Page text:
Magnetic separation of acoustically focused cancer cells from blood for magnetographic templating and analysis.

Journal Article (Journal Article)

Liquid biopsies hold enormous promise for the next generation of medical diagnoses. At the forefront of this effort, many are seeking to capture, enumerate and analyze circulating tumor cells (CTCs) as a means to prognosticate and develop individualized treatments for cancer. Capturing these rare cells, however, represents a major engineering challenge due to their low abundance, morphology and heterogeneity. A variety of microfluidic tools have been developed to isolate CTCs from drawn blood samples; however, few of these approaches offer a means to separate and analyze cells in an integrated system. We have developed a microfluidic platform comprised of three modules that offers high throughput separation of cancer cells from blood and on-chip organization of those cells for streamlined analyses. The first module uses an acoustic standing wave to rapidly align cells in a contact-free manner. The second module then separates magnetically labeled cells from unlabeled cells, offering purities exceeding 85% for cells and 90% for binary mixtures of synthetic particles. Finally, the third module contains a spatially periodic array of microwells with underlying micromagnets to capture individual cells for on-chip analyses (e.g., staining, imaging and quantification). This array is capable of capturing with accuracies exceeding 80% for magnetically labeled cells and 95% for magnetic particles. Overall, by virtue of its holistic processing of complex biological samples, this system has promise for the isolation and evaluation of rare cancer cells and can be readily extended to address a variety of applications across single cell biology and immunology.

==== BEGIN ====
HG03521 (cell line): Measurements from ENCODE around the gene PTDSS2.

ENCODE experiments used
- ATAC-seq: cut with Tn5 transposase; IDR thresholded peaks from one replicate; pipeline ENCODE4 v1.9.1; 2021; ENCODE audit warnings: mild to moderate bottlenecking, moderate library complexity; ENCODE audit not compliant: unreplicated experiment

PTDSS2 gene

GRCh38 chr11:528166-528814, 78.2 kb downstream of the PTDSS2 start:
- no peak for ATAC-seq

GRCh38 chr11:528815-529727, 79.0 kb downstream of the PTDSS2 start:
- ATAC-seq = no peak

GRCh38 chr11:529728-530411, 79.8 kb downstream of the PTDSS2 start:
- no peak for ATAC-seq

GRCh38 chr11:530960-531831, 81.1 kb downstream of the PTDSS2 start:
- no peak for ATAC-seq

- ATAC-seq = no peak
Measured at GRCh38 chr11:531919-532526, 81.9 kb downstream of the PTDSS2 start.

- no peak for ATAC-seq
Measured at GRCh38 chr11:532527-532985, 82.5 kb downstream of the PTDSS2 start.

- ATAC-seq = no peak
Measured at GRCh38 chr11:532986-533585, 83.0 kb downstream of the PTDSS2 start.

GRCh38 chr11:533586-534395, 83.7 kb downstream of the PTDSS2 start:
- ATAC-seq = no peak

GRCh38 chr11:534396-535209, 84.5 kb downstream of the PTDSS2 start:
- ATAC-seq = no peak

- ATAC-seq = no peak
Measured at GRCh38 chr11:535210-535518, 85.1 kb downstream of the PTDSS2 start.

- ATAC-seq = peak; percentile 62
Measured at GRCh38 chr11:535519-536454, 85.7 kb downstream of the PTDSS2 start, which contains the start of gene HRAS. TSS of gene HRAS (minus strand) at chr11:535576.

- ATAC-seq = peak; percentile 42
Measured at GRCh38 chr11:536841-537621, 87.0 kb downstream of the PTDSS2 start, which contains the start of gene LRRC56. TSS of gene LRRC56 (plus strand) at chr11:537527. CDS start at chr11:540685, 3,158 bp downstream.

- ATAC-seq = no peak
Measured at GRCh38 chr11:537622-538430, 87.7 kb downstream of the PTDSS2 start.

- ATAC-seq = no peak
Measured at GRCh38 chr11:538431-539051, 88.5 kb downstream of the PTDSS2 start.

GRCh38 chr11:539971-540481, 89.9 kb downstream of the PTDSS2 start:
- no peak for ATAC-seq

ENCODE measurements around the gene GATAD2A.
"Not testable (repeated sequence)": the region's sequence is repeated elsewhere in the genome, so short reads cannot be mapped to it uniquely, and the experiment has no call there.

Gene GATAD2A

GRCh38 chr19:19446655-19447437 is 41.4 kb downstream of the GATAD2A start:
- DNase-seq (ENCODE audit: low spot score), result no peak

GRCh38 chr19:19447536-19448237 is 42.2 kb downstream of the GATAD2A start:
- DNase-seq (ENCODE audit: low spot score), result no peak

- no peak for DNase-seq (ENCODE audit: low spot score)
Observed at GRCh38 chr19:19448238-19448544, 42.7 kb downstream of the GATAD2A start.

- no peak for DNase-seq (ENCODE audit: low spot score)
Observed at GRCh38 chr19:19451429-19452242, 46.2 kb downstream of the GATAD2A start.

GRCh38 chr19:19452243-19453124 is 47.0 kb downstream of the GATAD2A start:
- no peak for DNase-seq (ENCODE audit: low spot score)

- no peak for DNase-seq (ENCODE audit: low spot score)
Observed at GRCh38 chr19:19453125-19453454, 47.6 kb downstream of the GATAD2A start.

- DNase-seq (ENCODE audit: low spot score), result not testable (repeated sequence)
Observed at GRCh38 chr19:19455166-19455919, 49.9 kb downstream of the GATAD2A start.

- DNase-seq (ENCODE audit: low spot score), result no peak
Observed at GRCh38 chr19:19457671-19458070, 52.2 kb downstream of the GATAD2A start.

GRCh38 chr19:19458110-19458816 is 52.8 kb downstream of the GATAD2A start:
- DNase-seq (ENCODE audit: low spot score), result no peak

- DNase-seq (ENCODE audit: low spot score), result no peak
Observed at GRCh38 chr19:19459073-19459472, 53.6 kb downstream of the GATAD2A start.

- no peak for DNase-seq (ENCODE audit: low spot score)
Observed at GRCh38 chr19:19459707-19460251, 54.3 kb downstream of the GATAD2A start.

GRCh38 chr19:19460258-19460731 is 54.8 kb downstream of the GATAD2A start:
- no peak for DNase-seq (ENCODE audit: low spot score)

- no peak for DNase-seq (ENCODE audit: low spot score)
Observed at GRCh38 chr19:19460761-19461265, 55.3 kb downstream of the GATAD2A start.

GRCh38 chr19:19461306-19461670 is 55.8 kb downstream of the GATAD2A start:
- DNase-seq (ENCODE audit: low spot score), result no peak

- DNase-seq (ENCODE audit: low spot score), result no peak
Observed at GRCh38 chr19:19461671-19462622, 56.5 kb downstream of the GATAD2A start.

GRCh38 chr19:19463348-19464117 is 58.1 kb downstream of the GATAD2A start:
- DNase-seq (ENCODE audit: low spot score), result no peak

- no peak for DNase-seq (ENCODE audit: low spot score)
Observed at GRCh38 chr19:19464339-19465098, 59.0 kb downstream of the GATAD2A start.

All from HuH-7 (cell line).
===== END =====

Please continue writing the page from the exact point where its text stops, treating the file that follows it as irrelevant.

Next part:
Full Text

Duke Authors

Cited Authors

  • Shields Iv, CW; Wang, JL; Ohiri, KA; Essoyan, ED; Yellen, BB; Armstrong, AJ; López, GP

Published Date

  • September 21, 2016

Published In

Volume / Issue

  • 16 / 19

Start / End Page

  • 3833 - 3844

PubMed ID

  • 27713979

Electronic International Standard Serial Number (EISSN)

  • 1473-0189

Digital Object Identifier (DOI)

  • 10.1039/c6lc00719h


  • eng

Conference Location

  • England